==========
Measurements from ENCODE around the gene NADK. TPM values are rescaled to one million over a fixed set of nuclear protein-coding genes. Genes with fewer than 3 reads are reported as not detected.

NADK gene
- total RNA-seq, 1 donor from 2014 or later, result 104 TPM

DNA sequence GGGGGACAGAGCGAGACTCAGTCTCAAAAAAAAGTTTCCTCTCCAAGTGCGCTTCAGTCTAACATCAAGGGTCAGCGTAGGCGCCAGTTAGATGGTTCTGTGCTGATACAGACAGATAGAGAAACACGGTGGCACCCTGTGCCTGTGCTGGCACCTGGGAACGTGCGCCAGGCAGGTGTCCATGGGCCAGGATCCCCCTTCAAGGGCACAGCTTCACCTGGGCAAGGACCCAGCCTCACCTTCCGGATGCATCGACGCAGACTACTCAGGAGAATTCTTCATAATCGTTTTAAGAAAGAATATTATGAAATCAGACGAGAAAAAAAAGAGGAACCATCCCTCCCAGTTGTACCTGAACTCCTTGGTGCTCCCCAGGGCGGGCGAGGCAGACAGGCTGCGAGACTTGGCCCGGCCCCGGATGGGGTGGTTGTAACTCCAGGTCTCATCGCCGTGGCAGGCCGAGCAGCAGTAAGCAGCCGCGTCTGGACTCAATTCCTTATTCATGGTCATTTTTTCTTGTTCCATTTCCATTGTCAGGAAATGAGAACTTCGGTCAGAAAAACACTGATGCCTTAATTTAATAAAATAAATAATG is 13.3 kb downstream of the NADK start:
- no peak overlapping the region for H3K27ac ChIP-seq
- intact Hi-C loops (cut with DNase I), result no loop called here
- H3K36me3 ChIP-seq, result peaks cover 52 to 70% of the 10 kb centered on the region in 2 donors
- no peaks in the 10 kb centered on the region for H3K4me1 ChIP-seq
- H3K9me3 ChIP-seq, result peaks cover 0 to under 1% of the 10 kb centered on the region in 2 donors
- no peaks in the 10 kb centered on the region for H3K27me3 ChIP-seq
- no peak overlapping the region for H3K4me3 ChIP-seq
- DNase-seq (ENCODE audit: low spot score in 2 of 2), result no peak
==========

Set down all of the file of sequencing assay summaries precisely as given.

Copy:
Measurements from ENCODE around the gene NADK. TPM values are rescaled to one million over a fixed set of nuclear protein-coding genes. Genes with fewer than 3 reads are reported as not detected.

NADK gene
- total RNA-seq, 1 donor from 2014 or later, result 104 TPM

DNA sequence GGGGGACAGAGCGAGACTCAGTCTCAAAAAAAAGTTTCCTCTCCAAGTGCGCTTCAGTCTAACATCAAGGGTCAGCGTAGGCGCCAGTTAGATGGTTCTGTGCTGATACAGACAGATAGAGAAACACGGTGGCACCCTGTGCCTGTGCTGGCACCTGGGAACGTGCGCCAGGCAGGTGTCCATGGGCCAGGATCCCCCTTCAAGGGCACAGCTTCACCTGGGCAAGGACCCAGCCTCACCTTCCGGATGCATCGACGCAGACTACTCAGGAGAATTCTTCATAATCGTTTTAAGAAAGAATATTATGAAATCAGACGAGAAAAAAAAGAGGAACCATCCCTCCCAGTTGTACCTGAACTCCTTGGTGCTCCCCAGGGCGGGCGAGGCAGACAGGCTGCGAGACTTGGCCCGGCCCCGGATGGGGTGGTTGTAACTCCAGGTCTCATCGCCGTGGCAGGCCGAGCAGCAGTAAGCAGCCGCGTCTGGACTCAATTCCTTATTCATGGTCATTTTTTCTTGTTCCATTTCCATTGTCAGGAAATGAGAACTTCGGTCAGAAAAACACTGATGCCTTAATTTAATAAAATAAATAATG is 13.3 kb downstream of the NADK start:
- no peak overlapping the region for H3K27ac ChIP-seq
- intact Hi-C loops (cut with DNase I), result no loop called here
- H3K36me3 ChIP-seq, result peaks cover 52 to 70% of the 10 kb centered on the region in 2 donors
- no peaks in the 10 kb centered on the region for H3K4me1 ChIP-seq
- H3K9me3 ChIP-seq, result peaks cover 0 to under 1% of the 10 kb centered on the region in 2 donors
- no peaks in the 10 kb centered on the region for H3K27me3 ChIP-seq
- no peak overlapping the region for H3K4me3 ChIP-seq
- DNase-seq (ENCODE audit: low spot score in 2 of 2), result no peak